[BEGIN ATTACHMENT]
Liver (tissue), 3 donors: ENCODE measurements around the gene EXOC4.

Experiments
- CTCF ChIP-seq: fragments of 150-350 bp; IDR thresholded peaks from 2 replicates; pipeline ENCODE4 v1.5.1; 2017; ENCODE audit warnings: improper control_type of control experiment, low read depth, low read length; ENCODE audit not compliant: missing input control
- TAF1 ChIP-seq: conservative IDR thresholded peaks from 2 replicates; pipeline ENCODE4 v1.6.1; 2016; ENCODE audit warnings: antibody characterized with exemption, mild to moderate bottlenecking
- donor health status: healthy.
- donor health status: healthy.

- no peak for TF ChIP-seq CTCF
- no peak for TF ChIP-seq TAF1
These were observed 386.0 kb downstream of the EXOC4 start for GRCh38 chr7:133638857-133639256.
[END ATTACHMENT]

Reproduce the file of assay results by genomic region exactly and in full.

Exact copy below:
Liver (tissue), 3 donors: ENCODE measurements around the gene EXOC4.

Experiments
- CTCF ChIP-seq: fragments of 150-350 bp; IDR thresholded peaks from 2 replicates; pipeline ENCODE4 v1.5.1; 2017; ENCODE audit warnings: improper control_type of control experiment, low read depth, low read length; ENCODE audit not compliant: missing input control
- TAF1 ChIP-seq: conservative IDR thresholded peaks from 2 replicates; pipeline ENCODE4 v1.6.1; 2016; ENCODE audit warnings: antibody characterized with exemption, mild to moderate bottlenecking
- donor health status: healthy.
- donor health status: healthy.

- no peak for TF ChIP-seq CTCF
- no peak for TF ChIP-seq TAF1
These were observed 386.0 kb downstream of the EXOC4 start for GRCh38 chr7:133638857-133639256.